Absence and Memory in Photographs of Rochester, New York

Kodak, once the largest producer of photographic film, declared bankruptcy in 2012, largely due to the rise of digital photography. That same year, the Webbs traveled to Rochester to see how it was faring amid the socio-economic change. Both photographers brought decades of experience to the project. A member of Magnum since 1976, Alex Webb is known for the keen observations of his street photography, capturing views of people and scenes that are at turns surprising, humorous, and enigmatic. Rebecca Norris Webb, who writes poetry in addition to taking pictures, brings a poetic sensibility to her vision. She often homes in on details of a larger scene, and turns her lens on seemingly unremarkable everyday scenarios, which she imbues with meaning and emotion.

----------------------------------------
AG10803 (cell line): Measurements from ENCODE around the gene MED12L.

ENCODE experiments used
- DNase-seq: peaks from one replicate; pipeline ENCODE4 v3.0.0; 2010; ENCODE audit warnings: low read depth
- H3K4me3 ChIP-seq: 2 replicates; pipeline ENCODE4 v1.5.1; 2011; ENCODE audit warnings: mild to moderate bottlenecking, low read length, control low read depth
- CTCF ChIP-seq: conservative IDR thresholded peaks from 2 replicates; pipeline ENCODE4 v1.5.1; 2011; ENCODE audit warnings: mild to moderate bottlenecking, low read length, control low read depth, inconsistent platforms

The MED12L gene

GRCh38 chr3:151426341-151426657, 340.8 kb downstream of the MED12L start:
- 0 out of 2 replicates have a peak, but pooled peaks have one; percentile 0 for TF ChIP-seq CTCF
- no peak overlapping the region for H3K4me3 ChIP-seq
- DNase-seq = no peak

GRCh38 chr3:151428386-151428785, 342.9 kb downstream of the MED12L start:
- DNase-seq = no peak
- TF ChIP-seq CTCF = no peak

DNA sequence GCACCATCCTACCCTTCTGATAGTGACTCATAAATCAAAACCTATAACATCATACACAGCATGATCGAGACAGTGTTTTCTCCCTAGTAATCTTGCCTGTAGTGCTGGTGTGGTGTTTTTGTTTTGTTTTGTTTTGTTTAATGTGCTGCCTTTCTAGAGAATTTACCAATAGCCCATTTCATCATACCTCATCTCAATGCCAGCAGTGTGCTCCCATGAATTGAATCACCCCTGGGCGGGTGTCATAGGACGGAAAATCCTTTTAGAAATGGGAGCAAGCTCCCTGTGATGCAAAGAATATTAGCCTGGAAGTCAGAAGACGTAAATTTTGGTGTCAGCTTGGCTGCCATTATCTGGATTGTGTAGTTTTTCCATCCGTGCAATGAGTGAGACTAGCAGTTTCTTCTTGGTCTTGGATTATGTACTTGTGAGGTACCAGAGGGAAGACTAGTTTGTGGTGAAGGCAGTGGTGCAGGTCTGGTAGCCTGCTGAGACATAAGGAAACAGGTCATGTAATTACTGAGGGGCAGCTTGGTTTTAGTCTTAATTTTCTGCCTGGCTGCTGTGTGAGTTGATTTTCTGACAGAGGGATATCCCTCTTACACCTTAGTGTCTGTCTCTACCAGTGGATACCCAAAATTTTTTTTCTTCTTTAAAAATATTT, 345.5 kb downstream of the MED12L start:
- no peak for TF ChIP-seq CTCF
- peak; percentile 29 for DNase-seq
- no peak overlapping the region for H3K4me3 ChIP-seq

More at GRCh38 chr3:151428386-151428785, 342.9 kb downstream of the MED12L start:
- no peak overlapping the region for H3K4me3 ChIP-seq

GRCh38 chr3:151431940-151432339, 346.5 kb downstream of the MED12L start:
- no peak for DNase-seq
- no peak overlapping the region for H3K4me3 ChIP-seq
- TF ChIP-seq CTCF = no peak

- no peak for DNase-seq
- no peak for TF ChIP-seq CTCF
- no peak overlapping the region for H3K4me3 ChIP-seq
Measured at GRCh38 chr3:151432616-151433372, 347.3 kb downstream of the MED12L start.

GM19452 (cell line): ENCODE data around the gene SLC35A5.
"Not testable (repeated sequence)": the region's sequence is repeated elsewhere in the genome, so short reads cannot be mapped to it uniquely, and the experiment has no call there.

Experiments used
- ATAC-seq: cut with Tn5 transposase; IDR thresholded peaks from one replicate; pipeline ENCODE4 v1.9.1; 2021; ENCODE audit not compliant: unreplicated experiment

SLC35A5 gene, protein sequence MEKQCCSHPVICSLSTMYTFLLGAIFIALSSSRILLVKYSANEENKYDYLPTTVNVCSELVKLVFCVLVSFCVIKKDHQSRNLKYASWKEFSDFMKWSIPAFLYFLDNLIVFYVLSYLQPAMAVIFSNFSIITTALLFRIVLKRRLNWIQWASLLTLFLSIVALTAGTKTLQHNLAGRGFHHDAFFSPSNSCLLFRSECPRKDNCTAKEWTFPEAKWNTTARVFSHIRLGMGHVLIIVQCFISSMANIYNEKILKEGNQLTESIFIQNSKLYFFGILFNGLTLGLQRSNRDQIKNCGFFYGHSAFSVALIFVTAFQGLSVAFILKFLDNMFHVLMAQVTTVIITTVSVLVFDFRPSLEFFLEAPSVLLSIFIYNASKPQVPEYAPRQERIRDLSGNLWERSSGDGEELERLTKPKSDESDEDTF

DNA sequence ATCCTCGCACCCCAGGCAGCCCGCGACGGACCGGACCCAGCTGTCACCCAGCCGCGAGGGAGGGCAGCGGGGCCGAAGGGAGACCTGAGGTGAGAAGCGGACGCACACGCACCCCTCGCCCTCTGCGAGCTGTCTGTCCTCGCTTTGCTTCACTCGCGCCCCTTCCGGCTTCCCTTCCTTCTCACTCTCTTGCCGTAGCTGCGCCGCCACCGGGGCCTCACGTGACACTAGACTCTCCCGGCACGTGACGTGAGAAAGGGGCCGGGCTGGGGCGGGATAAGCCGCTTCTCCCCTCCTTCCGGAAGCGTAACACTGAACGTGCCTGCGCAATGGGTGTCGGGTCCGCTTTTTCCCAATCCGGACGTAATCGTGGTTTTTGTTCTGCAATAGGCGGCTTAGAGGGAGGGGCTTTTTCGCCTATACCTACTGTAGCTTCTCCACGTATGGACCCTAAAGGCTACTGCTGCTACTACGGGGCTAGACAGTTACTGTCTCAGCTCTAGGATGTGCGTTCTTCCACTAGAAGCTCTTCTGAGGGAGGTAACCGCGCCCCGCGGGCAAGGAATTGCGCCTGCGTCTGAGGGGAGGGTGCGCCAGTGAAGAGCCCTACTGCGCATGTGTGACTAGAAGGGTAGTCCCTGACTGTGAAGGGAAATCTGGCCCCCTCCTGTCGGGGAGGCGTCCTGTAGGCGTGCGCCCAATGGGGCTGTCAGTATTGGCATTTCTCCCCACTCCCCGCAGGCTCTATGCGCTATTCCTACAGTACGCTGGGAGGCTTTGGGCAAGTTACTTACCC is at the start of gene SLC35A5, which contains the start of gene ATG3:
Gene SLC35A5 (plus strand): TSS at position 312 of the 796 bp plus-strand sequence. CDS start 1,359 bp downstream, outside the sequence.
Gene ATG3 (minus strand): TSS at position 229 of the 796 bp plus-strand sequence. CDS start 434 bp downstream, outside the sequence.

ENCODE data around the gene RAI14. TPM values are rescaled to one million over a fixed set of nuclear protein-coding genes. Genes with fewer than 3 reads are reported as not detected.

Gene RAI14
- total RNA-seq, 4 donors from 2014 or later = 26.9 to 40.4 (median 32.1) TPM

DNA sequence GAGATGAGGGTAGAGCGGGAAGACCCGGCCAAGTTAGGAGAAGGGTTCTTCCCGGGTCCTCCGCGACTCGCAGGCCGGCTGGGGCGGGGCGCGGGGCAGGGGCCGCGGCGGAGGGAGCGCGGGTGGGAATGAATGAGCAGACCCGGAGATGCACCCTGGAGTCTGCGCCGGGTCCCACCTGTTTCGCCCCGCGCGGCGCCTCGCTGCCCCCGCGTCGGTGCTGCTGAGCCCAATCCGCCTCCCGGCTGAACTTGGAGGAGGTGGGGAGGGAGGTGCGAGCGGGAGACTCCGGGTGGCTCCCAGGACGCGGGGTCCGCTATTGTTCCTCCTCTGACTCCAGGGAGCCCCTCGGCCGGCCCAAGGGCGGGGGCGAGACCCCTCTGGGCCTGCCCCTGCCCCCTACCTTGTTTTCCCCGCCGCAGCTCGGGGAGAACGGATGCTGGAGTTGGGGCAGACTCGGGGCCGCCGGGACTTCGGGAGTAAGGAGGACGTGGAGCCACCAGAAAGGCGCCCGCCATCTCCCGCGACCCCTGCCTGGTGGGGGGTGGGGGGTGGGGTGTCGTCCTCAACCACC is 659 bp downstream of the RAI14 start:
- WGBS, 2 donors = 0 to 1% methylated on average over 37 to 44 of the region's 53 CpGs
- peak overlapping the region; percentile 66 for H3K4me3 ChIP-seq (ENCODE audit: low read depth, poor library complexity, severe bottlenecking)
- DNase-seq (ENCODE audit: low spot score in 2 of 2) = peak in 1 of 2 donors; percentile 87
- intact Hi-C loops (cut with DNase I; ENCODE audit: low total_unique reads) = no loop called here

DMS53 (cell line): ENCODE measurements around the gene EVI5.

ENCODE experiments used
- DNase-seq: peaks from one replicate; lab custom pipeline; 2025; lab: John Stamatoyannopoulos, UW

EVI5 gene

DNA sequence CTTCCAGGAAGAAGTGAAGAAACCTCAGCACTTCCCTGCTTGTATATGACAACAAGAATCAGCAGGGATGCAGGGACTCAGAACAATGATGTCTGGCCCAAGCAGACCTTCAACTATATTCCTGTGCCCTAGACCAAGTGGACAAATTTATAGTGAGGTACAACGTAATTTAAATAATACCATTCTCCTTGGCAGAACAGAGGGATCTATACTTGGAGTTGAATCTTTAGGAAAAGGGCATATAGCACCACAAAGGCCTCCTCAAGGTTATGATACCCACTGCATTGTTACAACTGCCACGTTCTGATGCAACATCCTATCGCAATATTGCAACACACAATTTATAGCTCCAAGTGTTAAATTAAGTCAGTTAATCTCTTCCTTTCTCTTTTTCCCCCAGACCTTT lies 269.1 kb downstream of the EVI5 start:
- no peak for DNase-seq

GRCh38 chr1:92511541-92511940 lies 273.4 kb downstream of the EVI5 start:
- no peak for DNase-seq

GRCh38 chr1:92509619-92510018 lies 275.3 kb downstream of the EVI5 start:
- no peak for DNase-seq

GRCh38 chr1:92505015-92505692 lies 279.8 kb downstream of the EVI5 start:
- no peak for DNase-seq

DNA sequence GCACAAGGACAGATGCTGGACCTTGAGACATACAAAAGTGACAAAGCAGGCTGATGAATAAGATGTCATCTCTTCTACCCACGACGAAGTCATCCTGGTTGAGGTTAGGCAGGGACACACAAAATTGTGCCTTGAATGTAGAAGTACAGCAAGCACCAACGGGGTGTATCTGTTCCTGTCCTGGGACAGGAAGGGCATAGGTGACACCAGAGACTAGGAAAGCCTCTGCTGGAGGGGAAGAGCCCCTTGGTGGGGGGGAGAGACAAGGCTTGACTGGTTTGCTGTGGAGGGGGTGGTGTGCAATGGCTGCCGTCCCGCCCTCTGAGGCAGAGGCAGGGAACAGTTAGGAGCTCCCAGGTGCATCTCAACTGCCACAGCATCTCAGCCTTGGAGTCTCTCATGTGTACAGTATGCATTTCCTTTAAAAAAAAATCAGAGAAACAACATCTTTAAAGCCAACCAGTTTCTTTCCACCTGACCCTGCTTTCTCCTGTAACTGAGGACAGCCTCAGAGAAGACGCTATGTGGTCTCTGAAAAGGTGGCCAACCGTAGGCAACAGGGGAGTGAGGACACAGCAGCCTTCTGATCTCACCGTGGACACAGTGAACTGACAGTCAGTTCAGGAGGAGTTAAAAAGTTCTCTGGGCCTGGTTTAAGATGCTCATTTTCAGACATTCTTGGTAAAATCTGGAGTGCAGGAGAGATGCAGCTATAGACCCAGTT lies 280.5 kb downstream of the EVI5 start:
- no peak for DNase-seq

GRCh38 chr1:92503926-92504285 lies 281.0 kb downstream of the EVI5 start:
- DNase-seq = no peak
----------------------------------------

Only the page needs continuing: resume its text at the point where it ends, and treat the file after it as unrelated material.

Many of Rebecca Norris Webb’s photographs contain oblique references to the Eastman Kodak company. For example, in Extinct Passenger Pigeon Diorama, Rochester Museum and Science Center (2013), she focuses on a single stuffed model of a passenger pigeon, which appears in the upper-right-hand corner of her photograph. There is parity not only between the pigeon and the company, now both extinct, but also between the forms of communication they made possible, now both outmoded.

If his wife tells the story of Rochester in glimpses and details, Alex Webb tells it through partial narratives. He captures the city’s forlorn-looking public spaces and the people who populate them. In St. Patrick’s Day, East End (2013), he captures four young girls in bright red sweatshirts standing outside on a patch of lawn. If they are waiting to march in a parade, it seems it hasn’t yet arrived—or maybe, like the company that once fueled their city, it has already passed by.


Karen Kedmey


Memory City” is on view at Robert Koch Gallery, San Francisco, Sep. 10–Nov. 14, 2015.


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